What you learned from rap
Always looking for hip-hop: Taiga Trece
The rapper Taiga Trece is at home in two cultures, and you can hear that too. She mixes German and Spanish in her songs, and tours Germany and Mexico. Her third home is rap: "I've been walking on hip-hop streets since I was a child ... Rap is the only common thread that runs through my life."
The lively Munich resident is working hard on her music career. She organizes everything herself: music, texts, videos, recordings and concerts. You can't (yet) earn a lot of money with it. That's why she lives her dream. Taiga also works as a music teacher and gives songwriting and rap courses for disadvantaged young people and refugees.
Your first appearance was pure coincidence. How did that happen?
I lived in Mexico City when I was 16 and was always looking for hip hop events. Hip-hop was still underground music in Mexico at the time. I met a couple of break dancers who gave me a flyer. I went to this event with a friend. We were the only white people in the shop, that's why we got noticed. We were just pushed onto the stage. Then there was no turning back.
How did the impromptu appearance in Mexico City go? What happened after that?
I haven't made music in a while. Later I regretted not following this path. I said to myself: you are getting older, you have learned a trade, you have seen a lot of the world. And the only thing you've wanted to do all your life is music. That's why two years ago I set everything in motion to do it on a professional level.
How do you manage to turn your passion for music into a job?
By giving up everything else. I have given up my job and also a lot of my social circle. I got completely into the music. In between, I also live on the subsistence level. But it's worth it.
How did you get into rap
My parents told me that I sang songs by heart before I could even speak properly. I also wanted to sing anytime and anywhere, for example at parties. When I was at primary school, of course, I was in the school choir. I got into rap very early. When I was eight years old, I really liked the rapper Sister S. I've stuck with rap ever since.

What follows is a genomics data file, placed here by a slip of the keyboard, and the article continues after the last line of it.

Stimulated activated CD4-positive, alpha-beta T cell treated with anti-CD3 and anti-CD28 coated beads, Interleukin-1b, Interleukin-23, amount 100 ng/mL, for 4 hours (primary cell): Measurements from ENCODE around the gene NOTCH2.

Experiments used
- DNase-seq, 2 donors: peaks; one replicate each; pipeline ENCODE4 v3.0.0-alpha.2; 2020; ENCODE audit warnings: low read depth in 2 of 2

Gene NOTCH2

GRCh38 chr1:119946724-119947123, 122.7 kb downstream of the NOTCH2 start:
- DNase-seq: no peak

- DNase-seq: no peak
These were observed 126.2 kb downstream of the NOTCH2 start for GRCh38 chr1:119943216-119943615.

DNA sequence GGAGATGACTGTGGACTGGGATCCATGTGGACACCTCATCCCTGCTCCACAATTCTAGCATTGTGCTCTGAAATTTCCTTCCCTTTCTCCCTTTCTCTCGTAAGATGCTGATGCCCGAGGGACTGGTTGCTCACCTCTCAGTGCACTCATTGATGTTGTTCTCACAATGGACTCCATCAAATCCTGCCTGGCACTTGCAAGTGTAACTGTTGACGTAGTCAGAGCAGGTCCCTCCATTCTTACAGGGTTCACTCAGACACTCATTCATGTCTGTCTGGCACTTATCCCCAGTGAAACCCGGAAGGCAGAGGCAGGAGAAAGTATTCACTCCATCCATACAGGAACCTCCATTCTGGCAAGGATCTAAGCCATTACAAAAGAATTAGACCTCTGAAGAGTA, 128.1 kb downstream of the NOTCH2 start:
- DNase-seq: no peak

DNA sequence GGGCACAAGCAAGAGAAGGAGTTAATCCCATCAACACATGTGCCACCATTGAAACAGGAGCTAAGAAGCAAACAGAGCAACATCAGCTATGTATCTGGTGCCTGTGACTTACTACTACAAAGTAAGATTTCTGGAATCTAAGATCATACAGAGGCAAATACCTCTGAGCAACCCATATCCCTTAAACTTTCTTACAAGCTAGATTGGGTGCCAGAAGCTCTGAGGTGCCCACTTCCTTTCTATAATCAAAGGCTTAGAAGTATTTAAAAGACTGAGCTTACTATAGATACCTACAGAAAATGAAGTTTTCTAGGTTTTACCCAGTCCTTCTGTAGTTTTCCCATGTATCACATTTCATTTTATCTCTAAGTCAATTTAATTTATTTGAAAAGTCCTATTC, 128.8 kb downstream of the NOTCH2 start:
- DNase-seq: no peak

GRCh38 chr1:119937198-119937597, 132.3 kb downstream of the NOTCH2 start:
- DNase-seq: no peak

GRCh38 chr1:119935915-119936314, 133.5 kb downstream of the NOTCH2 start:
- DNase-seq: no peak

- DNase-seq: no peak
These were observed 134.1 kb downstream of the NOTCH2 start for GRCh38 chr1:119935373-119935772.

What is special about your music?
There aren't that many women in rap. Unfortunately, there are far too few people who are known. In addition, my "Deutschnol", the mixture of Spanish and German, is something special. I find the question of the style of music incredibly difficult because you quickly think in pigeon holes. I would say: German-Spanish hip-hop with a West Coast Latino street flavor.Audio is loading
How do you describe your music What are your lyrics about?
You already mentioned: There are few women in rap. Do you have to assert yourself as a woman?
Rap is still a male domain, as is the whole music business. Women are not heard that much. People aren't used to women rapping. I think a lot of women don't hit the nerve of the audience either. It's difficult to be accepted. As a woman, you have to be better or really have the confidence to do something.
How are you perceived as a woman in rap? How did you come up with the idea of mixing Spanish and German?
I'm not a person who can only do one thing. I grew up speaking both languages. If I only did German, I would be missing something. You can express yourself differently in each language. That's the beauty of languages. I speak four languages and would like to be able to do more. In every language you have a different approach, both to people and to yourself. Sometimes you even have a different timbre in your voice. Especially in rap, everything revolves around expression and what you convey. Nowhere is there as much text as in rap. So it's nice when you can play with language. And it's also because I have my people everywhere.
Your first album, La Cholemana, will be released soon. * How does that feel?
I still have so much to do. It's a nice feeling, but it's also incredibly stressful. An album production isn't as great as it sounds. It has almost nothing to do with the music. The recording of the songs is only a very small part. A lot has to be organized. I'm happy when the album is out and I can perform the songs live.
What else do you want to achieve with your music? What are your future plans?
First I want to bring the album out. Then it goes on tour to Mexico. After the album there is no breathless, I continue to work on future productions. I would be really happy to play a tour that goes beyond Germany. It would be great to play a couple of festivals in Europe. I would also like to build a house, probably in Mexico. That would be great. But that will take a while. Now I'm really looking forward to continuing to tour and playing live as much as possible.
* In the meantime Taiga (www.taigatrece.com) has released her album.
The interview was conducted by Andrea Gehwolf.
Copyright: Goethe-Institut e. V.
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